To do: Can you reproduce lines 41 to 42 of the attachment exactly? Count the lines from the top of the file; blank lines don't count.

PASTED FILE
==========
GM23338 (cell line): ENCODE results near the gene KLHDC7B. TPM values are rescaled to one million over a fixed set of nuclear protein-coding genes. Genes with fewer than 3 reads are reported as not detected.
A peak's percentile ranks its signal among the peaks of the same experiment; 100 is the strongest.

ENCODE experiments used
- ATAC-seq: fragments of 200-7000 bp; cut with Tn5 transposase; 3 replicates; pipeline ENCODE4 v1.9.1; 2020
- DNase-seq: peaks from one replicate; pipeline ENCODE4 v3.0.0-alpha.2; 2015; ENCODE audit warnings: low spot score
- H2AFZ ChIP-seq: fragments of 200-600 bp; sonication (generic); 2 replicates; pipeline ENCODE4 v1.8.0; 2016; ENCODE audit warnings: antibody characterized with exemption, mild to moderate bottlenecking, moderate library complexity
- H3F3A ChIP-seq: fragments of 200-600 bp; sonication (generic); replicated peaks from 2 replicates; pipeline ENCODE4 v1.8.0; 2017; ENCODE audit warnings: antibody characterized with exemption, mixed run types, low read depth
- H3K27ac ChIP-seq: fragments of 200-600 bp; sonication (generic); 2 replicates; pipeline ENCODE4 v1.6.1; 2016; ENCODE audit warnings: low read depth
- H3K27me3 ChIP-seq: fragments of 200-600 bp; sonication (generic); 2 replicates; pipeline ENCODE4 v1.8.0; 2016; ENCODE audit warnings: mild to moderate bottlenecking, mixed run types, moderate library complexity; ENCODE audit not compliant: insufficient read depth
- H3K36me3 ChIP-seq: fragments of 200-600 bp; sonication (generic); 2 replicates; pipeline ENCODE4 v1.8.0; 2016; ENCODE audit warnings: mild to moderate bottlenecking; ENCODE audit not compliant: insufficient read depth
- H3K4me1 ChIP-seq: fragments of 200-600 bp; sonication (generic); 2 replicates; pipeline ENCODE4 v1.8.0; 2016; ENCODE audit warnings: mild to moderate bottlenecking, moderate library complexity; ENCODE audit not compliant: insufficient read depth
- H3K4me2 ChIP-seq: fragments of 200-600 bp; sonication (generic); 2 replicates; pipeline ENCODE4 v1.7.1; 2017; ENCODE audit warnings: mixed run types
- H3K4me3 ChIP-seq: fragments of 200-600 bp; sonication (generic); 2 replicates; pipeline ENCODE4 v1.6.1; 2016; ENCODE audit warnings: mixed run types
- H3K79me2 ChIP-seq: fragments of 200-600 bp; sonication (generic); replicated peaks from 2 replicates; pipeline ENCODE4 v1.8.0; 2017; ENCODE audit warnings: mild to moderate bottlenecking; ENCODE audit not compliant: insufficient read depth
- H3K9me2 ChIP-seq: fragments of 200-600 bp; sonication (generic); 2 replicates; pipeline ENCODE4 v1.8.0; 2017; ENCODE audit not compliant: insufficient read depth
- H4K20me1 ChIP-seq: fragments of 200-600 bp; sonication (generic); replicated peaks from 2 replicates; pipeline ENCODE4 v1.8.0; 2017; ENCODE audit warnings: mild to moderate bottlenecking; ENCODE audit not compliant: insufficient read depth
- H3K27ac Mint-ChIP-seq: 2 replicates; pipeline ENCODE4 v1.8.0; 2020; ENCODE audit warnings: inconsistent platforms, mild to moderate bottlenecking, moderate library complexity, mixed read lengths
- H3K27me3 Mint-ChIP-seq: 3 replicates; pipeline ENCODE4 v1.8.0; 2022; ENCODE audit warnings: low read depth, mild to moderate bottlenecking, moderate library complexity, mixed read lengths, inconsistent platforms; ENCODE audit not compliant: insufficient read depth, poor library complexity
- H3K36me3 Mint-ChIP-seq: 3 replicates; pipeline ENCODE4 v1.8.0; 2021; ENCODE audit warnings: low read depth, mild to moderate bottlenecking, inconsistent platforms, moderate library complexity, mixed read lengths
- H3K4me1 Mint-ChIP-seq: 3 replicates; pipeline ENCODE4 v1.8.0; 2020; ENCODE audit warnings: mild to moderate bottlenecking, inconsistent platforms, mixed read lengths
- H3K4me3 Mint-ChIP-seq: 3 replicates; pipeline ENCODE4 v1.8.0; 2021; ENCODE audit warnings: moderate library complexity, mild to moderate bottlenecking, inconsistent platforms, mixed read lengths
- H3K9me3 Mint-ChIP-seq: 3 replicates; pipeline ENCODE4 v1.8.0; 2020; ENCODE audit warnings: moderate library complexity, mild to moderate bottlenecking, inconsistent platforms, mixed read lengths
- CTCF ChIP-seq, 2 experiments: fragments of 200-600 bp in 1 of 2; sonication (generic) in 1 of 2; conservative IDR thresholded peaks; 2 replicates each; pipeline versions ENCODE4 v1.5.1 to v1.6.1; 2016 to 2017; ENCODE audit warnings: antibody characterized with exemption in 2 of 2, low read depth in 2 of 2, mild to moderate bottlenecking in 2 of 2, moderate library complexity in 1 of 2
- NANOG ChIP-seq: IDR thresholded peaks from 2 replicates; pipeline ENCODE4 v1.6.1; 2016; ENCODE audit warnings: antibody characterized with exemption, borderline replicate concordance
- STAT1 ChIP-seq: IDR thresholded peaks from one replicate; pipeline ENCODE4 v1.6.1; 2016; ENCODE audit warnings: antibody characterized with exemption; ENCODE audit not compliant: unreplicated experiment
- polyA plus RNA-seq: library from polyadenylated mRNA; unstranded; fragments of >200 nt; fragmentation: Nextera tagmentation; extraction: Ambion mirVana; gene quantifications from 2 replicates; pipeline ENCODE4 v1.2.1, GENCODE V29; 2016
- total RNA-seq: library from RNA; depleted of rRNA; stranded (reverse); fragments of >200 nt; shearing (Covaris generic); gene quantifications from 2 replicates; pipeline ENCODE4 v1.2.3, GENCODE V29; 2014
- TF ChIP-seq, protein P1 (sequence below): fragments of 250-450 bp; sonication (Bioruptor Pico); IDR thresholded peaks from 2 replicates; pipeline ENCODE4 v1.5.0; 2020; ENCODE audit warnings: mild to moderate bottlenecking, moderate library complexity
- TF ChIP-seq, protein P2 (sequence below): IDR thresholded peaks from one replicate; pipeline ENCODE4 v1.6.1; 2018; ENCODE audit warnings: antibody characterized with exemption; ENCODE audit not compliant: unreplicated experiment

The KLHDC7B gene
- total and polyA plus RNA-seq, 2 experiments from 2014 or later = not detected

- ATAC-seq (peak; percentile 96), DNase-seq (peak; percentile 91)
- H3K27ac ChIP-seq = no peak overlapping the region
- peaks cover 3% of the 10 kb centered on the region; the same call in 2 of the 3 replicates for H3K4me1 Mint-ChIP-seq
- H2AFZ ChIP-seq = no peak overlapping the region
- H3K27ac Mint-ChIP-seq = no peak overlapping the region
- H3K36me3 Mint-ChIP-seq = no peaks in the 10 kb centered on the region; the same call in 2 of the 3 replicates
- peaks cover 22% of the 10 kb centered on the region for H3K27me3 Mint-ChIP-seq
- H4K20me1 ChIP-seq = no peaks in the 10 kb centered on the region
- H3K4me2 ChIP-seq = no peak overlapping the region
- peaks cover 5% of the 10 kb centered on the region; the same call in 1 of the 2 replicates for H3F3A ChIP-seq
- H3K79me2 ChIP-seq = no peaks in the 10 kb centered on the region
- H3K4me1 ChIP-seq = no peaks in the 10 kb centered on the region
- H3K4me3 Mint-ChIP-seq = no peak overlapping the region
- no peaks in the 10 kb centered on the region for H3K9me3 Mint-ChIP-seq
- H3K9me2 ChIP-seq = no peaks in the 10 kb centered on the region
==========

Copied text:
- peaks cover 5% of the 10 kb centered on the region; the same call in 1 of the 2 replicates for H3F3A ChIP-seq
- H3K79me2 ChIP-seq = no peaks in the 10 kb centered on the region